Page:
I make it my policy in writing reviews to be as honest as I can without deliberately offending anyone.
With that philosophy in mind, I feel it necessary to share that I was not expecting to enjoy Asleep in the Kaatskills by The Great Albatross as much as I do.
I knew that I liked the artist and that the band are good live, but I did not expect to be so transfixed by the release and to find it so endearing on so many levels.
It is very much worth exploring for yourself, it is of a very high quality in a number of respects.
Most importantly it is a collection of tremendously coherent and enjoyable songs that come together to create a tremendously coherent and enjoyable album, worth more than the sum of its parts.
I caught up with the head of The Great Albatross, Wesley Chung, who explained that the album was recorded over four years in various bedrooms in Scotland and California – something that he thinks contributed to the warmth of the albums sound; the comfortable familiarity of the surroundings.
Perhaps that aspect of the recording also contributed to the exploration of various tempos, styles, tropes and approaches in the development of the album.
Asleep in the Kaatskills fails at no point to impress, falls at no point into a pigeonhole and feels at all times to be extremely professional.
The music is able to move closer or further away from these its variously employed aspects wonderfully, allowing each song to be distinct from the rest but also form part of an overarching thematic narrative.
The songs are not too similar nor too different, conferring an endearing integrity and a graceful reminder of the musicality behind this work.
Despite embracing a number of popular sounds and dimensions, the album has a lot of originality, it is experimental without sacrificing its cohesiveness or purpose.
The various times and places that the album has been recorded across also likely lends it its variety and originality.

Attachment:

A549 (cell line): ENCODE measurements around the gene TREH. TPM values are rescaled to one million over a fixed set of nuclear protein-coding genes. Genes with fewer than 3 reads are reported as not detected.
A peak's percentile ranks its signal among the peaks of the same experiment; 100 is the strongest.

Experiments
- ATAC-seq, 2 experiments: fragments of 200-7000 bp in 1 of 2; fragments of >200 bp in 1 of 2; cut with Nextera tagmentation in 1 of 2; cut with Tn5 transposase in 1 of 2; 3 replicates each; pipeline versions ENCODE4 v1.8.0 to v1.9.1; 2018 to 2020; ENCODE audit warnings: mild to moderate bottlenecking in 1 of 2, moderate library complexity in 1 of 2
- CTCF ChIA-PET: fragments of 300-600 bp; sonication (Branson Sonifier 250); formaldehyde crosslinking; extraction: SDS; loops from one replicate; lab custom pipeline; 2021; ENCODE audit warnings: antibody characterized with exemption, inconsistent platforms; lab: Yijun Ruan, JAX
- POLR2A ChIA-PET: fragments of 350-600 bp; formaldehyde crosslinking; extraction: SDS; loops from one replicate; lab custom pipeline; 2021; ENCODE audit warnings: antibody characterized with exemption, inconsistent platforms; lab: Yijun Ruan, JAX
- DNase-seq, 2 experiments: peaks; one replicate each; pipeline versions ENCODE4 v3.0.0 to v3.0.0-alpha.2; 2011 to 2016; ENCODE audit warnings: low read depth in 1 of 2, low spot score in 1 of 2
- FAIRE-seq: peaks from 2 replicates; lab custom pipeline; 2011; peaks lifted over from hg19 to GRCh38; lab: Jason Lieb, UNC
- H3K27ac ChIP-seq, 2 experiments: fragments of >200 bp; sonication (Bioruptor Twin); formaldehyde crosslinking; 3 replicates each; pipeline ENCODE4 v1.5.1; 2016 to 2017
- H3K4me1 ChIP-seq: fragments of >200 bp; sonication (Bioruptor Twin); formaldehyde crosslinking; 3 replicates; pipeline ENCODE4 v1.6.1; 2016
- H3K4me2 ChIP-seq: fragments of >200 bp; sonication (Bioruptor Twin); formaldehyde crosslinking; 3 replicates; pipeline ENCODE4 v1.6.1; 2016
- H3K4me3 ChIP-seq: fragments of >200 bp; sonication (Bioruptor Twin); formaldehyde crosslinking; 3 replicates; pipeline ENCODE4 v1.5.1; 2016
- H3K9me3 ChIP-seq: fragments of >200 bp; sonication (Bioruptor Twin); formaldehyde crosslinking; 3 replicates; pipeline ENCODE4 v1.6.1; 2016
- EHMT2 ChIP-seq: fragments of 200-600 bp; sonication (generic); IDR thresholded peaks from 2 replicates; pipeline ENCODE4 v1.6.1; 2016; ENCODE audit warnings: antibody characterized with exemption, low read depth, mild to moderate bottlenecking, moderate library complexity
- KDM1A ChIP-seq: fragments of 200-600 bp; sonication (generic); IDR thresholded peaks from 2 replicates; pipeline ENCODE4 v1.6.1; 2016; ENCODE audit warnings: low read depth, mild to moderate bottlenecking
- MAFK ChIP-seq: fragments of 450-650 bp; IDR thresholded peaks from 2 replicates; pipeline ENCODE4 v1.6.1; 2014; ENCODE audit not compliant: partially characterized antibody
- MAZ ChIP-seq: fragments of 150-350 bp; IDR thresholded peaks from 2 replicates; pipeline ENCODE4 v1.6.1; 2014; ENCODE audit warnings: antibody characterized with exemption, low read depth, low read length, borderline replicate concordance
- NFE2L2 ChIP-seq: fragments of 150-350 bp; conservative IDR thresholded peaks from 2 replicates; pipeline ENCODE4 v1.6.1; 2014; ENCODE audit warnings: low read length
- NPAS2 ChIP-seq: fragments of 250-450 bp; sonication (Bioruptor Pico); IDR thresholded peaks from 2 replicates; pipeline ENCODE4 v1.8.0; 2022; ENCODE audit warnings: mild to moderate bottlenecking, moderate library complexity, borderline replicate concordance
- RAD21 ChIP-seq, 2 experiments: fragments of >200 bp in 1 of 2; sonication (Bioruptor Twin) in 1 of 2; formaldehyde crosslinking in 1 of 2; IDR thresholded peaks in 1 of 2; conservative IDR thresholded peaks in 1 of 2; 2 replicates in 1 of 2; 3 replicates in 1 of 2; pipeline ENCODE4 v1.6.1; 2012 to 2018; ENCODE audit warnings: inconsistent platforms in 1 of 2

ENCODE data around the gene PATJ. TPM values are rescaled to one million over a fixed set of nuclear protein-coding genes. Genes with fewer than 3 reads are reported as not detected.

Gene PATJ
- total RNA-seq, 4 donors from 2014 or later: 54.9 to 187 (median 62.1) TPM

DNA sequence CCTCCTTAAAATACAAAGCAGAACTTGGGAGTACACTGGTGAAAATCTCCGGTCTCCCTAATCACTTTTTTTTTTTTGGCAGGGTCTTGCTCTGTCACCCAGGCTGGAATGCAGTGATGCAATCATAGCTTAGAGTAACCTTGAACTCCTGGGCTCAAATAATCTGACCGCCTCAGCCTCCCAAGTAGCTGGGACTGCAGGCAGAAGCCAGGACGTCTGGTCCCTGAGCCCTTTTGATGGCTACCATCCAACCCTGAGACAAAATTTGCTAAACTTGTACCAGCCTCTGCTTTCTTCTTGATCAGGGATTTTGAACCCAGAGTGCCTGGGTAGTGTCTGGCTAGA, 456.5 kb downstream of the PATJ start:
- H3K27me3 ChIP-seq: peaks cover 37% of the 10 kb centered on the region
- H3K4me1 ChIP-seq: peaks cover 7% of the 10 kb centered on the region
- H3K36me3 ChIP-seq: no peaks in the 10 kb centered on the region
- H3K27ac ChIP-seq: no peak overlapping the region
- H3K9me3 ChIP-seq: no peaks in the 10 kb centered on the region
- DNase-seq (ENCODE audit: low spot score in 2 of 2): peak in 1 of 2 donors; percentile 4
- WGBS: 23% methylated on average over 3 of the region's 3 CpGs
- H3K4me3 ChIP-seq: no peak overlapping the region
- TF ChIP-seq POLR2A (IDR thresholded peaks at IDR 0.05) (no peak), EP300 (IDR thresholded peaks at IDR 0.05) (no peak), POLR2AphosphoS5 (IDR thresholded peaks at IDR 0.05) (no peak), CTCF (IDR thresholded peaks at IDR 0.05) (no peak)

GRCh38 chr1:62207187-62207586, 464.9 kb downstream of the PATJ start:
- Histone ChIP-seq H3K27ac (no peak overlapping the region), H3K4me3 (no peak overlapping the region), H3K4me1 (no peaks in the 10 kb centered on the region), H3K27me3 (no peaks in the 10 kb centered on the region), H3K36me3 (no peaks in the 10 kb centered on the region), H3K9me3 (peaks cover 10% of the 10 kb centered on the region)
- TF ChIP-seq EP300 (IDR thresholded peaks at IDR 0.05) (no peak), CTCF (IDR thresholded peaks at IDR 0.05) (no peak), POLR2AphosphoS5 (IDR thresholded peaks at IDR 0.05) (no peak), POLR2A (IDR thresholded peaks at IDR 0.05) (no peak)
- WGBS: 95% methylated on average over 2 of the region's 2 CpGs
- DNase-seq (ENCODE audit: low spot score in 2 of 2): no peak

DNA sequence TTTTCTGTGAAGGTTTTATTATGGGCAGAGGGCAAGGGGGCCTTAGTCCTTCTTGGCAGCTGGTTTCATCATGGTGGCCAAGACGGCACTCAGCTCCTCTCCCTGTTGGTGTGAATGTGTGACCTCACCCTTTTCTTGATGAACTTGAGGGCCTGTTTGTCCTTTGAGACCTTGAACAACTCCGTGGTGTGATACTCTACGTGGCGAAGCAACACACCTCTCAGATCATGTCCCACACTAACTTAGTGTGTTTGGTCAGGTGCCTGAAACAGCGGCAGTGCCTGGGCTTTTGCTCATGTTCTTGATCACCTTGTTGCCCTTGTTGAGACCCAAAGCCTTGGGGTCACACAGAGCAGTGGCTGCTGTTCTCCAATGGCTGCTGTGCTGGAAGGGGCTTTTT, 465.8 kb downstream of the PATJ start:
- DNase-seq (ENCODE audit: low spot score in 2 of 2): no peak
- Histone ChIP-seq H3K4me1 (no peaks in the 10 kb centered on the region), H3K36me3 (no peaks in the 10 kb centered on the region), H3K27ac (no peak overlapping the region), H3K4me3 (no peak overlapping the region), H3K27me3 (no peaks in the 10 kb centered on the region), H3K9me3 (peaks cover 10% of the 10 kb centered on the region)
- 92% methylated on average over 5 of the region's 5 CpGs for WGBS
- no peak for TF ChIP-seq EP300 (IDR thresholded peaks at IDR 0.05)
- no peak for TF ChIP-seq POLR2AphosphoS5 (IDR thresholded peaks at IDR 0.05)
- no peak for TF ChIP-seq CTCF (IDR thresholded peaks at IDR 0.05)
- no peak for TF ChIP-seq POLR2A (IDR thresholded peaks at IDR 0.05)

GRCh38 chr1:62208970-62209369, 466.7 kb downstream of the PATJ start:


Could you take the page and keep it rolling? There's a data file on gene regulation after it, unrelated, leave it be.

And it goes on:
I’ve seen The Great Albatross live twice, in two different forms (once with three musicians and once with five – employing no less than three electric guitars at times) I have previously commented on the profundity of the nuance and subtlety that the act is capable of.
Come to think of it, their live performance to release Asleep in the Kaatskills made for a fantastic evening; all of the acts were good and the venue is lovely, but The Great Albatross really brought it home with a subtle and lasting quality.
This subtle, lasting quality has – I feel – been successfully instilled into the album; there are a lot of albums of similar decibel range that I can listen to a few times and then forget about – I don’t expect this to be the case here.
The album is neither too light nor too dark, not too happy or sad, neither too serious nor too jovial, too simple or too complex.
The catchy parts aren’t too sickly and the record has popular appeal without sacrificing an ounce of integrity; it is highly emotional but not sappy.
Combined, the balance of these aspects makes for what I would consider an exceptional debut, incorporating a wide variety of instruments in sensational harmony.
Chung tells me that – with the album being released here on LP Records based in Glasgow – there has been tremendous support for it, whilst it seems to be going down quite well across the pond as well.
The Great Albatross has all the qualities of folk-rock American song writing that I love without any crassness, hyper-emotionality or sentimentality that many of their contemporary artists can be guilty of.
Boris Smile – Wesley’s old band – provided Count Your Lucky Stars Records with their fourth release.
He said that with Count Your Lucky Stars, the album and the label steadily grew in popularity with the upswing of “emo” (quotation marks his, not mine).
He said it was like riding a wave, not dissimilarly to the wave riding he perceives himself to be doing with The Great Albatross, on LP Records in Glasgow with Codist and American Clay.
Having listened to and enjoyed some Boris Smile, I might comment that the level of musical and lyrical maturity displayed seems higher with The Great Albatross.
Chung told me – in answer to a rubbish interview question – that the album might be best enjoyed as part of a road trip in any season other than winter – “it isn’t a winter album”, says Chung.
The album wanders out to leave you to it with ‘When I Wake’.
It is only at the end of the album that one might expect to be rewarded with an overarching satisfaction with the release, perhaps like a good road trip it is only when it is finished that you appreciate it for what it was.
In this case, the road trip is a good album.
Words: Paul Aitken